How risk and protective factors relate
In sexual violence prevention, we are pretty sure that (a) societal norms that maintain women’s inferiority and sexual submissiveness and (b) an individual’s hostility toward women are both risk factors for sexual violence perpetration. But does living in a society with these societal norms cause an individual to be hostile toward women? And does being hostile toward women cause an individual to perpetrate sexual violence? We don’t know.
But it might be helpful for planning prevention programming to make an educated guess. Based on a lot of research, the CDC has identified risk and protective factors that contribute to sexual violence perpetration. But it hasn’t identified how these risk and protective factors relate to each other, and again, that’s because we don’t know. There’s not nearly enough research to say for certain which risk factors cause each other and how they interact to cause someone to perpetrate sexual violence, and in all likelihood, there won’t be for many years to come.
If we think about it, though, we can probably make some pretty good hypotheses based on our experiential and contextual evidence about which factors feed into others. Actually, that’s exactly what we do when we make logic models for our prevention programming. We choose long-term impacts that we want to achieve, which hopefully include the big-picture, community and societal-level risk and protective factors for perpetration of sexual violence. Then we choose medium- or long-term outcomes, which we think feed into those long-term outcomes. Next, we choose short-term outcomes, which we think feed into the longer-term outcomes, and which are hopefully relatively easy to change. There it is: by making a logic model, we’ve hypothesized about how risk and protective factors are linked to each other over time.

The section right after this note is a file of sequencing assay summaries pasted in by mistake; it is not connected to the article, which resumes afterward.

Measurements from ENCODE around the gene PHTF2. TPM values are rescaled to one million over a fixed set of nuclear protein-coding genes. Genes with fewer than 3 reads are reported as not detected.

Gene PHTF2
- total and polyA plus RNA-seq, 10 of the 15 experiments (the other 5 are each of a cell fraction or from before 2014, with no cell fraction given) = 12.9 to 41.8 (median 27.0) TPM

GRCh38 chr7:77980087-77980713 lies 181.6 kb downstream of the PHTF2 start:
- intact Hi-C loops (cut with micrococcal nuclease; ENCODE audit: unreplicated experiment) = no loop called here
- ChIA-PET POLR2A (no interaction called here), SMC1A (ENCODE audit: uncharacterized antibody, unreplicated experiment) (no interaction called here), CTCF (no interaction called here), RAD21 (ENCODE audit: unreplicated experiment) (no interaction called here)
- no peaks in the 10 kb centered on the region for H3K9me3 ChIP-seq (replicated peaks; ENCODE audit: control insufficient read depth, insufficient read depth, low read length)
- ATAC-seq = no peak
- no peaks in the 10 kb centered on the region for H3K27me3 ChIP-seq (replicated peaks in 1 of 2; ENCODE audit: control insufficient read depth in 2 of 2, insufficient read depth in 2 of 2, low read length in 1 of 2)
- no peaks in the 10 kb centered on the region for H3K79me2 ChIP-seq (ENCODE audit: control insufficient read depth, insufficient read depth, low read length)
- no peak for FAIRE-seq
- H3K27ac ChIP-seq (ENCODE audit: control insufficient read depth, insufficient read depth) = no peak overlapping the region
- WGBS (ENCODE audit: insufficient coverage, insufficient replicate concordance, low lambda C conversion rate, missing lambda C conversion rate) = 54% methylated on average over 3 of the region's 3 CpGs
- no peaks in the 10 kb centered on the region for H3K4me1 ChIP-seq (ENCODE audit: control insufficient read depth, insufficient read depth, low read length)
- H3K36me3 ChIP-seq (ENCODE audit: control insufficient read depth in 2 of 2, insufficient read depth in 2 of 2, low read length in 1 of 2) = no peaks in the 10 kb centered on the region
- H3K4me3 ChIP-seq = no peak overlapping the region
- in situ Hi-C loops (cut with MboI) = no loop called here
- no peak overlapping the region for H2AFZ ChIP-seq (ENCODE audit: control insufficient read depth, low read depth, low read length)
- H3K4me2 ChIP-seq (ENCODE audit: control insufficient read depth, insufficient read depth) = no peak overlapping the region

So it might help to zoom out a little in the very beginning stages of program planning. We can try to think about all of the risk and protective factors that we think can lead to perpetration, not just the ones we think we want to address in a program. We can start by listing all these factors, including the ones the CDC lists, as well as other factors we think are relevant based on our experience. Then, we can go one step further and figure out how we think they all relate. Words or visuals can help to map out what we think are the causal pathways, or the way risk and protective factors interact to cause sexual violence perpetration.
Mapping out causal pathways can improve program planning in a couple of ways. First of all, you can choose which risk and protective factors you want to try to change based on the whole picture of sexual violence prevention — you can see exactly where your program fits into the whole problem of sexual violence. Second, you might identify some risk and protective factors that are related to your desired outcomes that you might not have noticed before. Finally, you can base your program theory of change (and thus your logic model) on the causal pathway that you’ve already clearly mapped out. That way, it’s clear why you’re addressing the risk and protective factors that you are, and how your program can build on itself from the short to the long term.